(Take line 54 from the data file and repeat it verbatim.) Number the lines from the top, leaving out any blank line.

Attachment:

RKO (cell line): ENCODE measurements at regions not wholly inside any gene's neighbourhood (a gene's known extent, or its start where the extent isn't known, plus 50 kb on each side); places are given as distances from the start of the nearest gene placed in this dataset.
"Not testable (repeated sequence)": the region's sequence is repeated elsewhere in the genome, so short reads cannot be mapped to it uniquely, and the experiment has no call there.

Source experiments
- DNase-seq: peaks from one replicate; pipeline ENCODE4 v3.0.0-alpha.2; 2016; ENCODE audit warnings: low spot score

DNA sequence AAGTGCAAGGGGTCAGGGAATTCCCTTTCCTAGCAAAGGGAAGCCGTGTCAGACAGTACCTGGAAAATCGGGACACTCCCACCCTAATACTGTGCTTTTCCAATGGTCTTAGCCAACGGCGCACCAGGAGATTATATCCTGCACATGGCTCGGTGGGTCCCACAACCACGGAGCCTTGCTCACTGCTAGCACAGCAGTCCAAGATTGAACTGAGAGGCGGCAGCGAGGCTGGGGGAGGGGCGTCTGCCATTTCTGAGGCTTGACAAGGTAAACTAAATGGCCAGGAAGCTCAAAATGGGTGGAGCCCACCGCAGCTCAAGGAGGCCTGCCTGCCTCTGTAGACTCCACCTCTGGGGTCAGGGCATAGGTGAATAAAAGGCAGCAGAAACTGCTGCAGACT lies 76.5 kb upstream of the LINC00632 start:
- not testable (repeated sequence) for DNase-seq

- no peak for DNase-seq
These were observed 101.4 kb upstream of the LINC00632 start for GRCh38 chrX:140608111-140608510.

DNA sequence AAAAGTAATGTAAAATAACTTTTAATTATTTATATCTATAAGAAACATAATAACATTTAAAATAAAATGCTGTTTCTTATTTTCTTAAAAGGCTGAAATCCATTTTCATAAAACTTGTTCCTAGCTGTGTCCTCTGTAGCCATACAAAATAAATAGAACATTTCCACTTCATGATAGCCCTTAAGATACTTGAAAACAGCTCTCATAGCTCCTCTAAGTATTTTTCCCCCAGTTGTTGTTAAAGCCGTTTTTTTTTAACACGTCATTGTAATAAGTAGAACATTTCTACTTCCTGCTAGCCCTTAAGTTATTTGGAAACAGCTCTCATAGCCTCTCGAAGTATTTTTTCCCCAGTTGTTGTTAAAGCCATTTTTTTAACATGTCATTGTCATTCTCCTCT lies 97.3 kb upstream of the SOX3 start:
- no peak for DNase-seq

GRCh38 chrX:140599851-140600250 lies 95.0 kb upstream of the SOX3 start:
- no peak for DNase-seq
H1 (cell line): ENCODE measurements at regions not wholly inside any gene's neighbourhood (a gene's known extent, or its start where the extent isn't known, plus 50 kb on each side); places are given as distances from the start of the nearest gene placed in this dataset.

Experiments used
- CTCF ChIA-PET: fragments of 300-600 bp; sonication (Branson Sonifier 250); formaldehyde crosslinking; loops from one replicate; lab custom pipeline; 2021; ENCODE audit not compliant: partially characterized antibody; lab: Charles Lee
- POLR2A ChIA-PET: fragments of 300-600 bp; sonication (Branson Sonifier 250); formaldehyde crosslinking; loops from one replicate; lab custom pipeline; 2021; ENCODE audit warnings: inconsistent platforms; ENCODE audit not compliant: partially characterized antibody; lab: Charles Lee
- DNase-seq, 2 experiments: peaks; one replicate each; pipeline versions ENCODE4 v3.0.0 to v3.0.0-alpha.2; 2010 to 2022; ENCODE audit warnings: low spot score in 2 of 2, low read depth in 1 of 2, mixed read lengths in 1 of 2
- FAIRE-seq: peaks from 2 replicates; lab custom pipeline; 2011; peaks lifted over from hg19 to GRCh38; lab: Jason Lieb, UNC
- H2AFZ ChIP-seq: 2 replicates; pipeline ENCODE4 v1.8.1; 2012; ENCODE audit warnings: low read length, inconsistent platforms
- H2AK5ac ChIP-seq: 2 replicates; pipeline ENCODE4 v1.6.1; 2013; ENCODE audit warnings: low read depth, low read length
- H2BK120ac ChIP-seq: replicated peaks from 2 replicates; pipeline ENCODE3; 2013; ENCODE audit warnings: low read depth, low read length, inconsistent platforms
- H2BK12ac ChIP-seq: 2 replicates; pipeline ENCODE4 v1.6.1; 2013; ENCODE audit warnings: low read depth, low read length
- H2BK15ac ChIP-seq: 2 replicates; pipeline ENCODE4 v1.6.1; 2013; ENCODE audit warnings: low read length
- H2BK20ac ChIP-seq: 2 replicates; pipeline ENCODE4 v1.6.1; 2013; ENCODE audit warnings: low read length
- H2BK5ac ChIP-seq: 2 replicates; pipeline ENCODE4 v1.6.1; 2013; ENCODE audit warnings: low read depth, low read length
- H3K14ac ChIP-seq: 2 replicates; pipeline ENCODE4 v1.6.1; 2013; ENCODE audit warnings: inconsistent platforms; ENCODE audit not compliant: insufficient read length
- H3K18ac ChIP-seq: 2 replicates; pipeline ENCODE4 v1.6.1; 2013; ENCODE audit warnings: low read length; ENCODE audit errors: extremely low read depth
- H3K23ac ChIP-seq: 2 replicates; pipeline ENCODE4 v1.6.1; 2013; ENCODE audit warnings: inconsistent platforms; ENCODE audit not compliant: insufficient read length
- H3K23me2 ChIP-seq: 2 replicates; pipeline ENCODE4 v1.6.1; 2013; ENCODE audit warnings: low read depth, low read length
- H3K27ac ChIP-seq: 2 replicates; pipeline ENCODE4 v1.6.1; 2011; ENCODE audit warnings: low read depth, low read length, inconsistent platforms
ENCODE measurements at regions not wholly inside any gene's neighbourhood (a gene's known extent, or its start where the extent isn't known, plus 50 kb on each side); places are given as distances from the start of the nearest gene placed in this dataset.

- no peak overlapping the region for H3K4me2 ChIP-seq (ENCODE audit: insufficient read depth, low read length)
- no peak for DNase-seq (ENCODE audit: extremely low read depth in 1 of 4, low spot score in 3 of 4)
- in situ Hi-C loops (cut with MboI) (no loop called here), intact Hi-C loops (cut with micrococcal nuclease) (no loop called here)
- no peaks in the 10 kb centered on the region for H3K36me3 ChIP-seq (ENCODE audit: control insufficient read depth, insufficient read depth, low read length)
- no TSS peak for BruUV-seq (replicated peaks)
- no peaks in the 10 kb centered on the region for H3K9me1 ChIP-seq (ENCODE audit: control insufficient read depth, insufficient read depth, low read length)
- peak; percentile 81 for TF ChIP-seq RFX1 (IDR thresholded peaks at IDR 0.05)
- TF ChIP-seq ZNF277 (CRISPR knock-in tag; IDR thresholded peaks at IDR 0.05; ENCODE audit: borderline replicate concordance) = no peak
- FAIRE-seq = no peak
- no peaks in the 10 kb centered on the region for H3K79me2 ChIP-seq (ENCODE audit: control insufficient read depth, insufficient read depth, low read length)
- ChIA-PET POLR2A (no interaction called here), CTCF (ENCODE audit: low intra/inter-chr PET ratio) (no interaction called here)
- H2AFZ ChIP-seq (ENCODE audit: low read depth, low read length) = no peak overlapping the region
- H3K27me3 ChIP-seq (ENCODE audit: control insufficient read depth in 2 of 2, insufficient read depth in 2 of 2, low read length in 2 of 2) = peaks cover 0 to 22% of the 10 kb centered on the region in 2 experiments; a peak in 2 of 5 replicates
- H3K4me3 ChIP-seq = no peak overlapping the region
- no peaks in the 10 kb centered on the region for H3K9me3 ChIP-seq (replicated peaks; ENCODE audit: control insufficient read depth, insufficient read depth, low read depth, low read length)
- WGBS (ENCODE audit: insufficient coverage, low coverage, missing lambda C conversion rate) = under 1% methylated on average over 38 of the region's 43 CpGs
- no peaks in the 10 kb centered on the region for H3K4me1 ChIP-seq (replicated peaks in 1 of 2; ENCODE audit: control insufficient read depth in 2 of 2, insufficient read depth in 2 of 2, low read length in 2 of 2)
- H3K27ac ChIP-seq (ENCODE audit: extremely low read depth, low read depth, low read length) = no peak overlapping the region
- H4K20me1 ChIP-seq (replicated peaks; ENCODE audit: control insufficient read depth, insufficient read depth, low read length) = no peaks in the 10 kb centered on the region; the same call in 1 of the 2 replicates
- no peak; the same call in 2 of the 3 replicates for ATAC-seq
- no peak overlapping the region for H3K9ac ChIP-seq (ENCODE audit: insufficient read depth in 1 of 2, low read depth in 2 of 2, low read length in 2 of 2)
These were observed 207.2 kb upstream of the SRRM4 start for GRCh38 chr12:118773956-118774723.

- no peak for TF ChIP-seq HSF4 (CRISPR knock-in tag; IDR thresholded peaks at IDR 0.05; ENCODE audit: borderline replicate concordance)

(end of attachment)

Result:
- no peak for TF ChIP-seq HSF4 (CRISPR knock-in tag; IDR thresholded peaks at IDR 0.05; ENCODE audit: borderline replicate concordance)